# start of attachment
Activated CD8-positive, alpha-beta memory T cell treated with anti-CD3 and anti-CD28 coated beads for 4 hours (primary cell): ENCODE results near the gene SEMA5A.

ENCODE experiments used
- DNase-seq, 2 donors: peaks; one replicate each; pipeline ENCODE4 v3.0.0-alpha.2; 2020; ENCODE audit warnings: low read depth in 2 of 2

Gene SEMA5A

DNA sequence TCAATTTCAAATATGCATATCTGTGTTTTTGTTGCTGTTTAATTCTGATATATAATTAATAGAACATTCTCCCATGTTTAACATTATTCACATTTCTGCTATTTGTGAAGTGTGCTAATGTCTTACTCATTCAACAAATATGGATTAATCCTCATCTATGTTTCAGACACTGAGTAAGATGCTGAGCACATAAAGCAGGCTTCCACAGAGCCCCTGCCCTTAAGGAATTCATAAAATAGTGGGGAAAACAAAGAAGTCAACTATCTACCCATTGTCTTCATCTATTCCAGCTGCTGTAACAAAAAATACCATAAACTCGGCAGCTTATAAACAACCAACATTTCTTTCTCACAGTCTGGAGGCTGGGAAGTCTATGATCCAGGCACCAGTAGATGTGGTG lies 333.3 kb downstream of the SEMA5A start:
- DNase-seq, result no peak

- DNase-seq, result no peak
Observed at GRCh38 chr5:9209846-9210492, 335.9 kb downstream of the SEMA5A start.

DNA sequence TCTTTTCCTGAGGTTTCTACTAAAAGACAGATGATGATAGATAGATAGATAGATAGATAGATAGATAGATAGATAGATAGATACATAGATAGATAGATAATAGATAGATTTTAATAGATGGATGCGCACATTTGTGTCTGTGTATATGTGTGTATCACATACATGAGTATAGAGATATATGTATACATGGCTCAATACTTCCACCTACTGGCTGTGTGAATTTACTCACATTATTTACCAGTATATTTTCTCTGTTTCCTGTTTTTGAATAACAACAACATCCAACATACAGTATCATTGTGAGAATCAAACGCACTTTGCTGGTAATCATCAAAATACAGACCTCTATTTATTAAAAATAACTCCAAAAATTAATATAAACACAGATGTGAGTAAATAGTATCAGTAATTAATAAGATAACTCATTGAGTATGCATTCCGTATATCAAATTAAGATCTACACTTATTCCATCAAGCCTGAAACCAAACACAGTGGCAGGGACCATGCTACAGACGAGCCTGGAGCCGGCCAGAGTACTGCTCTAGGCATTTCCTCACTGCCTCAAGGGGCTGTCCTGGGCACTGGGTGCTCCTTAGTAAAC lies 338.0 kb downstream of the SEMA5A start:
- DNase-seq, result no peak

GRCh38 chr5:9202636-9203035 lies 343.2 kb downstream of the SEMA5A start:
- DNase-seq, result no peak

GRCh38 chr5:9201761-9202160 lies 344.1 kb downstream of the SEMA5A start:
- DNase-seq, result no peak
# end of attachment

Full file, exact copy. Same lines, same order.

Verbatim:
Activated CD8-positive, alpha-beta memory T cell treated with anti-CD3 and anti-CD28 coated beads for 4 hours (primary cell): ENCODE results near the gene SEMA5A.

ENCODE experiments used
- DNase-seq, 2 donors: peaks; one replicate each; pipeline ENCODE4 v3.0.0-alpha.2; 2020; ENCODE audit warnings: low read depth in 2 of 2

Gene SEMA5A

DNA sequence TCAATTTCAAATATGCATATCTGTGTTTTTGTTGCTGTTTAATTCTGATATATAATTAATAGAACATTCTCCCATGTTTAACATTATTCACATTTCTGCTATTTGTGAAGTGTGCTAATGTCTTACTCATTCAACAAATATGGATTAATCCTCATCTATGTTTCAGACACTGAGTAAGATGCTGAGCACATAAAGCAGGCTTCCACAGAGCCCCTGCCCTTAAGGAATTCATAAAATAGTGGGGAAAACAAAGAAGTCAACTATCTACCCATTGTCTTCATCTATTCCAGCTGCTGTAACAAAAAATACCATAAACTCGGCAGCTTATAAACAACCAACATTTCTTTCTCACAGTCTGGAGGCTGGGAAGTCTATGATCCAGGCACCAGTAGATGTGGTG lies 333.3 kb downstream of the SEMA5A start:
- DNase-seq, result no peak

- DNase-seq, result no peak
Observed at GRCh38 chr5:9209846-9210492, 335.9 kb downstream of the SEMA5A start.

DNA sequence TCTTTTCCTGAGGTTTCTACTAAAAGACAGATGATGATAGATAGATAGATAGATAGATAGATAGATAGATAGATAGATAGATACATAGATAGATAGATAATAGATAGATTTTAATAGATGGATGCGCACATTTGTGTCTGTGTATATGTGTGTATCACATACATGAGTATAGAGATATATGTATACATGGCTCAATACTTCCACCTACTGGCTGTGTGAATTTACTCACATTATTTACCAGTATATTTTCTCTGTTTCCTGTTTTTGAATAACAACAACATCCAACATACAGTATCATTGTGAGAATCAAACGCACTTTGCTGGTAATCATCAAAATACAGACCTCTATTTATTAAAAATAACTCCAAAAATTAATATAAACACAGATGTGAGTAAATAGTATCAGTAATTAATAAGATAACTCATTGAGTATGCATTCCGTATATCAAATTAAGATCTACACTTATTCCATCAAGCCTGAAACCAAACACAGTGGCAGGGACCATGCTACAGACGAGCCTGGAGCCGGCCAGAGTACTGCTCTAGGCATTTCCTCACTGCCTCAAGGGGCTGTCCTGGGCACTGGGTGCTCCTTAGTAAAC lies 338.0 kb downstream of the SEMA5A start:
- DNase-seq, result no peak

GRCh38 chr5:9202636-9203035 lies 343.2 kb downstream of the SEMA5A start:
- DNase-seq, result no peak

GRCh38 chr5:9201761-9202160 lies 344.1 kb downstream of the SEMA5A start:
- DNase-seq, result no peak